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“This is the Body of Christ, Liz,” she said placing the cross-incised wafer into my outstretched palms and returning to the chair in my study. Silence of communion etched innate belonging upon our psyches; we gleamed with the gift.

Only after raising my eyes did I begin to speak. “Thanks, Bridget, it’s been a long time. I so appreciate your coming to my home this morning,” I said, scooting back in my arm chair and noting the sun’s glimmer upon a cardinal’s wings, in flight. Before her arrival, I wondered what we’d have to share. Yet, words came easily, despite my departure from the church seventeen years ago, caused by a significant dream.

“I’m also glad to see you again, Liz. Your home is lovely, so welcoming. How long have you lived here?” And so, the conversation grew, with intervals of laughter.

In her younger years, Bridget had taught religious education to the parish children, then, went on for a degree in theology in spiritual direction and retreats, all the while, raising children with her husband, still an avid chess player. Her interest in my life experiences led to questions about my terminal illness.

“Do know that your name appears in the weekly bulletin—among the ill parishioners? Although you are not physically among us, we come to each of you, in prayer, Fridays at the church.” Of special note were her strong hands with a simple gold band and her lively eyes filled with life’s rough and tumble amusement.

Before we separated, I asked, “Bridget, will you remove your mask so I can see your face? It’s been a while.”

In the ensuing moment, unspeakable joy fused us to Another. The Gift deepens.

Dancers enjoy varying degrees of intimacy and exhilaration that depend upon their relationship.

But another dancer has captivated my imagination, that found in the Medieval Advent Carol, Tomorrow Shall be my Dancing-Day. The anonymous poet has Jesus, as dancer, anticipating his incarnation, within my true love—humankind. The eleven quatrains barely hold his desire.

 Tomorrow shall be my dancing day:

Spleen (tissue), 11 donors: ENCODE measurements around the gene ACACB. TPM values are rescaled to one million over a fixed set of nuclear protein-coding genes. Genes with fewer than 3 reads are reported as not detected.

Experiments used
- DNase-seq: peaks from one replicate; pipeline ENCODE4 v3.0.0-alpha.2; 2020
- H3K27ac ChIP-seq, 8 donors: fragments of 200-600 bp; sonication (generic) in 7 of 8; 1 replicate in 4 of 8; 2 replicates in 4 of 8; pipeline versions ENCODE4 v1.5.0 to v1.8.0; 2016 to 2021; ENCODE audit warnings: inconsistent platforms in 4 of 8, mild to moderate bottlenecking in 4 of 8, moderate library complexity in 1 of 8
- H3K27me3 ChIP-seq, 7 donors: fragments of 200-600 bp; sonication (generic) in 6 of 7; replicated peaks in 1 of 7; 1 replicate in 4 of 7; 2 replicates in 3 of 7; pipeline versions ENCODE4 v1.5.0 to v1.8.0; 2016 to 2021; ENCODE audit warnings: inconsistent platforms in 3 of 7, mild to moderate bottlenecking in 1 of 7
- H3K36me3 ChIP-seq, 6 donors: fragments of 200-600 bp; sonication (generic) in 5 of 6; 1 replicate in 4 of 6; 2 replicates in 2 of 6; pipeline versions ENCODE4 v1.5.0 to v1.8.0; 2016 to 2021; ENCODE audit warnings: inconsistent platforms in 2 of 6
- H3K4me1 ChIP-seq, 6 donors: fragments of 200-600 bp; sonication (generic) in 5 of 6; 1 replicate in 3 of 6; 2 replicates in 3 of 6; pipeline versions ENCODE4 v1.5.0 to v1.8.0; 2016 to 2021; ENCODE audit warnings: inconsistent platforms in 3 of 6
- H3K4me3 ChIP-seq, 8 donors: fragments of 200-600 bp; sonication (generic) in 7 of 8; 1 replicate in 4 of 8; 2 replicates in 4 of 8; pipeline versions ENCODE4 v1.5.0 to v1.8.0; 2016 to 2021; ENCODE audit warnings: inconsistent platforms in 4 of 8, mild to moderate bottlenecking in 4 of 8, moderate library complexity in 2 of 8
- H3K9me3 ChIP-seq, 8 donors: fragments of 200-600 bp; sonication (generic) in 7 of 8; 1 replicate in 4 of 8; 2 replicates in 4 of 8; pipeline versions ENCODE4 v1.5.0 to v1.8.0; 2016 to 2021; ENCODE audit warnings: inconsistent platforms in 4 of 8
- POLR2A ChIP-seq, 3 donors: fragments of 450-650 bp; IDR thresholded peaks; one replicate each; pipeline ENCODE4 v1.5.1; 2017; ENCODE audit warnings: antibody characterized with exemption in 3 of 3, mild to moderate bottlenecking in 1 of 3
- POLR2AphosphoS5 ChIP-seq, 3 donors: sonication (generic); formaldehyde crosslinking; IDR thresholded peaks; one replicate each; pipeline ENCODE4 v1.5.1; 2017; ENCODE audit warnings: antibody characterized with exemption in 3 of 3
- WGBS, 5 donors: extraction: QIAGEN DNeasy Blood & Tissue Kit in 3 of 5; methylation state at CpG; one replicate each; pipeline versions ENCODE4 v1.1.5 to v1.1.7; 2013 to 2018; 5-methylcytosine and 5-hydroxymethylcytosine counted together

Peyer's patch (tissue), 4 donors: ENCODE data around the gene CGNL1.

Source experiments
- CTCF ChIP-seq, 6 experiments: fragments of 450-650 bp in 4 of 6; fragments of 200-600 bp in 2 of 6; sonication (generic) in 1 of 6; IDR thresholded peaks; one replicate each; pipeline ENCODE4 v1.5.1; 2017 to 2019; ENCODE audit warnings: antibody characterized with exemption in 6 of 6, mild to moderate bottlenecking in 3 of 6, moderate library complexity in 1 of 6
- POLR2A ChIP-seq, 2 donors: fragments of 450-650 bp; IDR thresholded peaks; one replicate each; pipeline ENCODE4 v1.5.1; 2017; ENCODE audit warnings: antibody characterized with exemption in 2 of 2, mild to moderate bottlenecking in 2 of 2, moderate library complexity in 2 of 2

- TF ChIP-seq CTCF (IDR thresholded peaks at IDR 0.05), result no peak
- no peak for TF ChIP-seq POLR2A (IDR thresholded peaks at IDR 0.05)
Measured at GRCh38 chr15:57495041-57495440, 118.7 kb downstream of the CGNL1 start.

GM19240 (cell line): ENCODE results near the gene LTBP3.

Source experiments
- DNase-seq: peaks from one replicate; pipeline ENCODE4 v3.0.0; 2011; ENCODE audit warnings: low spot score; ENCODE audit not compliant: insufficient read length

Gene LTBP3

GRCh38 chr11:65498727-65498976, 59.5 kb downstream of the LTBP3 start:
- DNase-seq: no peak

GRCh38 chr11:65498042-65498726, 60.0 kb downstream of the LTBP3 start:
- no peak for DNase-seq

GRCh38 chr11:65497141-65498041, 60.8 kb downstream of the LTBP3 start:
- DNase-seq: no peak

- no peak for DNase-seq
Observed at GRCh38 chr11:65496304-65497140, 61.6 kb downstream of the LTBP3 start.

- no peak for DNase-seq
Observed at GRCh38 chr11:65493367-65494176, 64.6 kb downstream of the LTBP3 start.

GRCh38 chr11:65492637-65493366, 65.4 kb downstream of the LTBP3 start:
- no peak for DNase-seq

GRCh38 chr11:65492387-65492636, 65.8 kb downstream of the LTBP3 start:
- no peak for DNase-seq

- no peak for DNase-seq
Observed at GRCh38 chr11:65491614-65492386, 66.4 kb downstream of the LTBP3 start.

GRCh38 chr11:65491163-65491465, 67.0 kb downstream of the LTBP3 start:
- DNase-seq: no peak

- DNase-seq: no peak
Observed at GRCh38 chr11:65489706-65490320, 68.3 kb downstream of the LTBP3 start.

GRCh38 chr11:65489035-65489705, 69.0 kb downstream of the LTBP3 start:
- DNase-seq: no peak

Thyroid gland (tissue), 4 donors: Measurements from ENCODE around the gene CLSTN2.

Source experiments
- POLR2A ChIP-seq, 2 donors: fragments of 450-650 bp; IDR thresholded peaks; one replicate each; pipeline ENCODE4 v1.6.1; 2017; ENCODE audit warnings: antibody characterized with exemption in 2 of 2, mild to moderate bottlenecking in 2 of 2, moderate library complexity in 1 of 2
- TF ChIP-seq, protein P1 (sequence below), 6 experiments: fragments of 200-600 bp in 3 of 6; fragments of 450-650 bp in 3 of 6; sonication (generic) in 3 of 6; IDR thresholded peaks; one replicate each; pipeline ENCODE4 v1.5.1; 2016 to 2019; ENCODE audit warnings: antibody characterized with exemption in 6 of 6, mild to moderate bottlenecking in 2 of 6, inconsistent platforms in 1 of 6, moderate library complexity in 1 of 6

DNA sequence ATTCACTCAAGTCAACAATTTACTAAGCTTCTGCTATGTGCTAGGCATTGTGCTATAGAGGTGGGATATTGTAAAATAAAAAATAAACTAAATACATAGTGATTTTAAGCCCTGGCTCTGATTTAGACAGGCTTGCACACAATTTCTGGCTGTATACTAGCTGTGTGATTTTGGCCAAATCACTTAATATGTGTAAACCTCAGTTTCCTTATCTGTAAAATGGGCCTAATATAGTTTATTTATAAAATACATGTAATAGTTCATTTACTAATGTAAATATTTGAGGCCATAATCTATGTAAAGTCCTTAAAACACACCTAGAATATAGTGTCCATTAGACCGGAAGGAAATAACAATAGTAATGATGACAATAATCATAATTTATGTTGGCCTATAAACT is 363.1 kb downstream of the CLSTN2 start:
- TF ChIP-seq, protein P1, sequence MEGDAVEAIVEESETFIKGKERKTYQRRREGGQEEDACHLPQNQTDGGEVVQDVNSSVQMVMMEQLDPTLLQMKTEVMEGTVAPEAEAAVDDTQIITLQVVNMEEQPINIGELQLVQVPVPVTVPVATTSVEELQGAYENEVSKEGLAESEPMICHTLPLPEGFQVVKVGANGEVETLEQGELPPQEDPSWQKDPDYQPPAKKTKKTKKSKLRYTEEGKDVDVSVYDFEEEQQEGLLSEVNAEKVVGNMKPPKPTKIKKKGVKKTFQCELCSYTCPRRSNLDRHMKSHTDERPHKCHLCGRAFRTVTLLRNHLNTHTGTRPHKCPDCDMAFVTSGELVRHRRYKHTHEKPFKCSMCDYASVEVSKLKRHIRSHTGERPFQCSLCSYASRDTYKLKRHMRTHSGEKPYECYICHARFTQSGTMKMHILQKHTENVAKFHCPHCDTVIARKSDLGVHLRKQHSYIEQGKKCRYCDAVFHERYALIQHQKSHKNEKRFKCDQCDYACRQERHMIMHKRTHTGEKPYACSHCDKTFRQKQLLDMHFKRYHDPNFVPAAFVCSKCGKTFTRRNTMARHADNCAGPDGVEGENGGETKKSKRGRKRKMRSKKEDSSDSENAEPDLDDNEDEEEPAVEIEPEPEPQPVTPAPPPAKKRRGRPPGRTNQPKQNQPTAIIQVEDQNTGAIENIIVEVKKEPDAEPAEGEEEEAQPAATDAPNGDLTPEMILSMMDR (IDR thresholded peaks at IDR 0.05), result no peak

I would my true love did so

To see the legend of my play,
To call my true love to my dance

Then, He narrates the legend of my play, in which he invites us to dance with His experiences of baptism, the desert, His conflicts with Jewish authorities, His passion, and death—as we encounter similar suffering in this existence. He clearly wants company, and each brush with the untoward deepens intimacy, together with joy and focus.

There does follow resurrection and ascension:

Then up to heaven I did ascend,
Where now I dwell in sure substance
On the right hand of God, that man
May come unto the general dance

We have William B. Sandys (1792–1874), a collector of antiquities, to thank for the discovery of this carol and its publication in Christmas Carols: Ancient and Modern (1832). From his study of Tomorrow… he surmises its integration within the Medieval mystery play of the Incarnation, with the actor singing the role of Jesus, and the peasants standing along the roadside, singing the refrain.

Up to my true love and the dance.

Such dancing enlarges hearts, flourishes belief, and serves the needs of others.

On my way to the front door, I noticed a red flickering among branches of boxwood hedges outside my front window, rollicked by April’s sun-washed breezes—unlike anything I had ever seen before. My heart quickened.

Planted in my flowerbed was a pair of red tulips, their petals full-blown, their color speaking of love.

Then, I remembered. Three years ago, I’d had such a surprise; only then, it was daffodils. When my gardener-friend had prepared my garden and shrubs for that winter, she’d planted the daffodils. It took a while for me to catch on.

Her professional and loving care of my property taught me about flowers and shrubs that further enhanced my home. Her spirit seemed to brighten the harder she worked, often soaked to the skin, her floppy sunhat tied under her chin, her belt of tools swaying with her movements. Lugging yard waste heaped atop a tarp to her white truck signaled the end of that day’s work, not without sweeping the walks and sharing stories about her grandchildren.

What recently impressed me was her disclosure of prayer with Creator God as she clipped, raked, pulled, dug, watered, planted, and mulched. No wonder such orderliness and beauty have followed in the wake of her gloved hands.

I’m grateful, but the red tulips enjoying today’s sun express it better to Peg, my gardiner-friend.

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